Is science fiction "feminized"? Do women exist to destroy all that is cool and inspiring about space opera? That's what one blogger argues in a post that's stirred up controversy this week. But is his opinion really the problem?
The hullabaloo is over an anonymous essay about the "feminization of science fiction" published on a conservative "men's issues" site called The Spearhead. The author writes, in part:
What has happened is that science fiction on television has for the most part become indistinguishable from most other television shows which are written for women filled with moronic relationship drama. Sure the moronic relationship drama is in space, but . . . its not science fiction anymore, and men are not interested in moronic relationship drama in space . . . As we know science fiction has inspired boys to pursue careers in science, engineering, and technology as men. With women killing science fiction on television, the current generation of boys won't have this opportunity to be inspired to work in these fields. There is still a great deal of written science fiction that is real science fiction so all is not lost. However, many boys who would have gone on to make scientific discoveries and invent new technologies will not do so since they will never be inspired by science fiction as boys.
The author singles out the new Battlestar Galactica as a prime example of feminized SF, and adds that this trend has led to the glut of paranormal romances filling science fiction aisles in bookstores.
Science fiction author John Scalzi had the right idea when he responded:
What? An insecure male nerd threatened by the idea that women exist for reasons other than the dispensing of sandwiches and topical applications of boobilies, mewling on the Internet about how girls are icky? That's unpossible!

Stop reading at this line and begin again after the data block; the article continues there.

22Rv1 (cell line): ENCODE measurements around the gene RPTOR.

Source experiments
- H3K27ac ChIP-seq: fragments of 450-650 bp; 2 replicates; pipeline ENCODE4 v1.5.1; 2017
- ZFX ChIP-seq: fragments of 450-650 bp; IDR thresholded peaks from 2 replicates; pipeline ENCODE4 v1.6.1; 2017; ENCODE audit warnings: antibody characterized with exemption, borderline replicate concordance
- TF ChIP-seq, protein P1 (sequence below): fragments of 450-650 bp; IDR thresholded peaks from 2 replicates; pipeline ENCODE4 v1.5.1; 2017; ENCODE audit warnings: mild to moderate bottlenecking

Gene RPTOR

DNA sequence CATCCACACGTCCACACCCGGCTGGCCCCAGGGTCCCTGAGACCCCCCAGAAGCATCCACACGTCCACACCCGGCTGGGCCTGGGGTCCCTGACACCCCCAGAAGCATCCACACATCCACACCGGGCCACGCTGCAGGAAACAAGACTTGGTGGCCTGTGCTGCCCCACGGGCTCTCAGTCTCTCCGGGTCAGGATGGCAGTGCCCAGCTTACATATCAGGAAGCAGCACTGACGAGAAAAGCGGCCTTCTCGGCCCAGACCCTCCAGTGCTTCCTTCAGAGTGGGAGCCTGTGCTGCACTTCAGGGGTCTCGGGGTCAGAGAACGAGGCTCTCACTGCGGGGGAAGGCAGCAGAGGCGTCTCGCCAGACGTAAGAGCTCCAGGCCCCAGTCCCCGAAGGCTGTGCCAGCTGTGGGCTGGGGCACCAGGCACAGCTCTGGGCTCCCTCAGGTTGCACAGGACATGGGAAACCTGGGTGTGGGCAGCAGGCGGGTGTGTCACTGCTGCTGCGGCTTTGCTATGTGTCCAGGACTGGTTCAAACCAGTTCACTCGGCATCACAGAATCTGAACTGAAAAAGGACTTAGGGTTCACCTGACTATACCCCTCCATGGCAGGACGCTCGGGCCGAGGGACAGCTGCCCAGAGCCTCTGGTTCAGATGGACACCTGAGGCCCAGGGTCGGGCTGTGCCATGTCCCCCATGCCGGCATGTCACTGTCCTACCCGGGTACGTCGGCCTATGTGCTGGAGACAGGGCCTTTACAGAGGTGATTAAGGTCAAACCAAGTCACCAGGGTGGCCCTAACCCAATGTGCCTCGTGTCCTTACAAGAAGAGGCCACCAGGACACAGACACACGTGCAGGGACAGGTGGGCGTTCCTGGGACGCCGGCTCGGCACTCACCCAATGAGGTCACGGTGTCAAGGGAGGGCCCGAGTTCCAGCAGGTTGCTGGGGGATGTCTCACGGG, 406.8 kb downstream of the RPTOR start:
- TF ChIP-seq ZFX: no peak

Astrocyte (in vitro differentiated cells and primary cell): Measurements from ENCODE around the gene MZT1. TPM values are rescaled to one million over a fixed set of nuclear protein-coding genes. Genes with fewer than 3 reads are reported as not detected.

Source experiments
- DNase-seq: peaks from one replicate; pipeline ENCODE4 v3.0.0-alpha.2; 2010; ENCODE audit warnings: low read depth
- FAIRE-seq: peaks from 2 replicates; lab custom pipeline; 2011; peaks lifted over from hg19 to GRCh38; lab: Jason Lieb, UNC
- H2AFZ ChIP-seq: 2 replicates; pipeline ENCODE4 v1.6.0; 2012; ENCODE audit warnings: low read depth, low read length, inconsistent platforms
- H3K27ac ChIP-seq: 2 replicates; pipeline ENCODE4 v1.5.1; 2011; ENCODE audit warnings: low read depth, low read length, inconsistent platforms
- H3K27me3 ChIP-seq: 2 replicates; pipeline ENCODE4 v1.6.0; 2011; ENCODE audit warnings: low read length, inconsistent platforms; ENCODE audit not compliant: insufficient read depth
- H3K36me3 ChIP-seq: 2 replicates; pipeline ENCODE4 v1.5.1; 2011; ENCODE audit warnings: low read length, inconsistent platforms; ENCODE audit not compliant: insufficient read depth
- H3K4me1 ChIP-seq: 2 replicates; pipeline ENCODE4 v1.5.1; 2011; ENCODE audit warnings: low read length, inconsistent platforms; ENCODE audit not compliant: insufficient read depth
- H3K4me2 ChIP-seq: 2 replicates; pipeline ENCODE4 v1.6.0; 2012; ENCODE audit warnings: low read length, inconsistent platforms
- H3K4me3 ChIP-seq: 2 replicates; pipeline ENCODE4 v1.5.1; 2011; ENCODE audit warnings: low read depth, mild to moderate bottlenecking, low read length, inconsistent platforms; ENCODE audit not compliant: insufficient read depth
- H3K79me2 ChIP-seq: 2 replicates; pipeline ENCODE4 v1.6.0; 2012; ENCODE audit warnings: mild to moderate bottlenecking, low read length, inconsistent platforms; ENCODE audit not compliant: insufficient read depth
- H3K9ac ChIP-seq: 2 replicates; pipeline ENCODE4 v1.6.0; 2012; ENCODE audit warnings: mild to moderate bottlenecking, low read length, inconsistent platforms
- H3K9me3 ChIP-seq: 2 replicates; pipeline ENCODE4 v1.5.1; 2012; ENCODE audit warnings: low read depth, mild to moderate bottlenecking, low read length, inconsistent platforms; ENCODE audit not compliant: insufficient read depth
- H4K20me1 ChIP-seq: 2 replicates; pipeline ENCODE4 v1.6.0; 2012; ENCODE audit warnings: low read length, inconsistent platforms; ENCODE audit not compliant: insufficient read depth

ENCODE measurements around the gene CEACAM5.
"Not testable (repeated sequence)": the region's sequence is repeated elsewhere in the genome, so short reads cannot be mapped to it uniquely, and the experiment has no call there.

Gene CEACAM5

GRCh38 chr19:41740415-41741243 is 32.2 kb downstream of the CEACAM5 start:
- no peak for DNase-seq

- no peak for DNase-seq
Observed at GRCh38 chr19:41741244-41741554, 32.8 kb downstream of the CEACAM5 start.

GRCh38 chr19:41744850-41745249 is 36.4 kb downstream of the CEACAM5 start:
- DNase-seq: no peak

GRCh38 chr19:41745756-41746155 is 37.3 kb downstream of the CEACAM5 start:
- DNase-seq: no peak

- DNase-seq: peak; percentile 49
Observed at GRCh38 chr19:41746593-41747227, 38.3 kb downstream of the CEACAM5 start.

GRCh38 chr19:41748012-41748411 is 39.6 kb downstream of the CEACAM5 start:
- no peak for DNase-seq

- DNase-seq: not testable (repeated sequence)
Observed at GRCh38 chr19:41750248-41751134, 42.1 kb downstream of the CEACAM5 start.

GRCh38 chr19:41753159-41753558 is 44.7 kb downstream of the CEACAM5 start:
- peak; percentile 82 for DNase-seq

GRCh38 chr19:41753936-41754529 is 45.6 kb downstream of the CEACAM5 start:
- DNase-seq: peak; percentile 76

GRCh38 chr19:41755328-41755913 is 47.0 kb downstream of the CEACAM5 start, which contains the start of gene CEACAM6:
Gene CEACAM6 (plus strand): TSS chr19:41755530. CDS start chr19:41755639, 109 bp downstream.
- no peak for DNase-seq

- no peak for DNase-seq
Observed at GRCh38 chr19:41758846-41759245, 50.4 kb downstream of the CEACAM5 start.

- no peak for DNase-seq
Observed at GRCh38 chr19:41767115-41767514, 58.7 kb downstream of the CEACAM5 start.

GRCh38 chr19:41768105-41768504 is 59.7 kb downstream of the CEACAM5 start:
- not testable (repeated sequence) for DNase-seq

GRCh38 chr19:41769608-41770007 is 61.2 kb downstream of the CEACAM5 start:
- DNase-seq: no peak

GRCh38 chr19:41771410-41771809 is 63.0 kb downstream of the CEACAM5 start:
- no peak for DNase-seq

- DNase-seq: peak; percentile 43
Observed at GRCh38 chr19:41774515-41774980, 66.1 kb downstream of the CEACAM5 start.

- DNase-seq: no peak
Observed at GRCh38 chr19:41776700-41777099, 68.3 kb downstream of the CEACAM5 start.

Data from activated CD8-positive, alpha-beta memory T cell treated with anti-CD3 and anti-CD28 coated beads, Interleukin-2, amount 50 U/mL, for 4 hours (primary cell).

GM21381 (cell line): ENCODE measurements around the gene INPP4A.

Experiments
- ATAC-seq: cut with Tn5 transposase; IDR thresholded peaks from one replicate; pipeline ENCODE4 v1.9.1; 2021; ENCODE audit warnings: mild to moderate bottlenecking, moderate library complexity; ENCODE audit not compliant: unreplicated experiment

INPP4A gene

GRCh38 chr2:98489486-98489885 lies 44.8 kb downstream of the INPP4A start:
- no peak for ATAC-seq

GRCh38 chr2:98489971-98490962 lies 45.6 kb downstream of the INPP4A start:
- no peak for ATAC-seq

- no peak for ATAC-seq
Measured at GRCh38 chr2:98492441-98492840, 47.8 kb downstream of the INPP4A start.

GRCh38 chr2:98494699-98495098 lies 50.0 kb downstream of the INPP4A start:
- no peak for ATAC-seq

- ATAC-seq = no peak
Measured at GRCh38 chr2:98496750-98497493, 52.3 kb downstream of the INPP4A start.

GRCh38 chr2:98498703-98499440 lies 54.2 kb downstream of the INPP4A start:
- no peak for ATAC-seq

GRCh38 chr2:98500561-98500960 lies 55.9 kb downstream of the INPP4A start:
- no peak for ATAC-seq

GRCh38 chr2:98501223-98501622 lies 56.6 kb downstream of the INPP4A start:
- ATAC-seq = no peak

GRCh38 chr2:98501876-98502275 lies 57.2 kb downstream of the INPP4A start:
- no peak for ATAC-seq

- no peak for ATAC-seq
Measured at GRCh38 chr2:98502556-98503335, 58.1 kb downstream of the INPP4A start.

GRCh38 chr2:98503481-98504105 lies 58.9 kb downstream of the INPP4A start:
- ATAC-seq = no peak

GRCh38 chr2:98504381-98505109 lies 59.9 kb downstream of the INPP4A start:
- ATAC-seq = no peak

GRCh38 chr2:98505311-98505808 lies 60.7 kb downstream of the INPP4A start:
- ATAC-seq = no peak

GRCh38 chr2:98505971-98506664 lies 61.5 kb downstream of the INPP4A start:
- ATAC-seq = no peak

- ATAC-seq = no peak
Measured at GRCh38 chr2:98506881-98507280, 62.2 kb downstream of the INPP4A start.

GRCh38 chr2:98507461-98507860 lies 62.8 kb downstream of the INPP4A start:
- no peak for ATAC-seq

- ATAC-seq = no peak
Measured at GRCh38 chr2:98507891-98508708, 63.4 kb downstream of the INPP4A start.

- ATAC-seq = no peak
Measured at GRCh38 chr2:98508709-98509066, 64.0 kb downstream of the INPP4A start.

Indeed there is nothing surprising about the fact that you can find hardcore sexist commentary on a site devoted to "men's rights." Give me a break. Unearthing this post and then pointing fingers at it is just as silly as when conservatives find a radical leftist site, link to an essay on it, and crow about how there are people who actually believe America should be destroyed. Congratulations: You found extremist ideas on the internet.
The thing about this guy writing on The Spearhead is that he's not the problem. He's not a science fiction editor or producer; he's just a guy writing his extreme opinions on a tiny blog. He has no ability to influence the course of science fiction publishing and broadcasting, and in fact that is precisely what he's complaining about in his commentary.
People are piling onto this guy in a giant hatefest not just because he's an easy target. He's also a safe target. And that's what worries me. Because sexism still exists in the world of science fiction, but it is just more politely masked than this guy's overt outlier opinions. Anthologies of "great" SF are still routinely published without a single woman's contribution included. Publishers often push women in a subtle way to focus on fantasy and paranormal writing. Even among so-called enlightened SF literati it is not uncommon to hear people say that women can't write hard SF.
The weird thing is that Spearhead guy is right in some ways. The movement to "feminize" SF has resulted in an attenuation of what science fiction means. The SyFy channel is planning to air a cooking show and tone down the spaceships. Fantasy publishing is exploding partly because it's one of the genres where women authors are valued by the publishing industry, and so women interested in speculative writing are fleeing to fantasy when they find the SF clubhouse doors locked. Where are the great new female hard SF writers and space opera directors and showrunners? We aren't hearing from them because the SF community doesn't believe that women truly love SF. And so people with power - unlike Spearhead guy - aren't publishing women or giving them development deals.
Women are being welcomed into science fiction, but it's though the back door. Let's not start patting ourselves on the back because we can recognize rank sexism when we see it written by an anonymous guy on a radical right wing opinion blog. We can celebrate how far we've come from our sexist past when women and men are equally represented in the pages of science fiction anthologies. And when the next big, blow-em-up spaceship movie is written and directed by a woman. Until then, we have a lot of work to do. Work that involves challenging people who actually have the power to alter the course of SF as a genre. Work that is a lot harder than ridiculing an anonymously published blog post.